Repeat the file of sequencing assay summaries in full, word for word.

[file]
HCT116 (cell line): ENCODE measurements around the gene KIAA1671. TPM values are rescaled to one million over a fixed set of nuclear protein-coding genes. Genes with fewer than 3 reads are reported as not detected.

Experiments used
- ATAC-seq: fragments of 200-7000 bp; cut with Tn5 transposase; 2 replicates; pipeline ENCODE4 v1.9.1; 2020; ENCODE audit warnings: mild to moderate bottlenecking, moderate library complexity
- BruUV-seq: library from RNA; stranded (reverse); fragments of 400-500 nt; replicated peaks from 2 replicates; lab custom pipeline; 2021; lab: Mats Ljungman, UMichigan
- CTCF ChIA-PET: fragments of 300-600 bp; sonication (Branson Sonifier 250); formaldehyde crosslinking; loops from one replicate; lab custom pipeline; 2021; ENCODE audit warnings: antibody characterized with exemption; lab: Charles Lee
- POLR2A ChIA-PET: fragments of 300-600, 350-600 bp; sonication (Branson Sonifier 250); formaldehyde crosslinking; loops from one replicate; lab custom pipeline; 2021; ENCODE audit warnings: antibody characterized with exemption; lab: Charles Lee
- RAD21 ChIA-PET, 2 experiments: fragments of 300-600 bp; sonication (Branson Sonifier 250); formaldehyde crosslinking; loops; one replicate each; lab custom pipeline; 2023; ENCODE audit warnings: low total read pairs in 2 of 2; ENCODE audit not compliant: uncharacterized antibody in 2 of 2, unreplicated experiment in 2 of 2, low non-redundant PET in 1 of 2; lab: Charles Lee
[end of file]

HCT116 (cell line): ENCODE measurements around the gene KIAA1671. TPM values are rescaled to one million over a fixed set of nuclear protein-coding genes. Genes with fewer than 3 reads are reported as not detected.

Experiments used
- ATAC-seq: fragments of 200-7000 bp; cut with Tn5 transposase; 2 replicates; pipeline ENCODE4 v1.9.1; 2020; ENCODE audit warnings: mild to moderate bottlenecking, moderate library complexity
- BruUV-seq: library from RNA; stranded (reverse); fragments of 400-500 nt; replicated peaks from 2 replicates; lab custom pipeline; 2021; lab: Mats Ljungman, UMichigan
- CTCF ChIA-PET: fragments of 300-600 bp; sonication (Branson Sonifier 250); formaldehyde crosslinking; loops from one replicate; lab custom pipeline; 2021; ENCODE audit warnings: antibody characterized with exemption; lab: Charles Lee
- POLR2A ChIA-PET: fragments of 300-600, 350-600 bp; sonication (Branson Sonifier 250); formaldehyde crosslinking; loops from one replicate; lab custom pipeline; 2021; ENCODE audit warnings: antibody characterized with exemption; lab: Charles Lee
- RAD21 ChIA-PET, 2 experiments: fragments of 300-600 bp; sonication (Branson Sonifier 250); formaldehyde crosslinking; loops; one replicate each; lab custom pipeline; 2023; ENCODE audit warnings: low total read pairs in 2 of 2; ENCODE audit not compliant: uncharacterized antibody in 2 of 2, unreplicated experiment in 2 of 2, low non-redundant PET in 1 of 2; lab: Charles Lee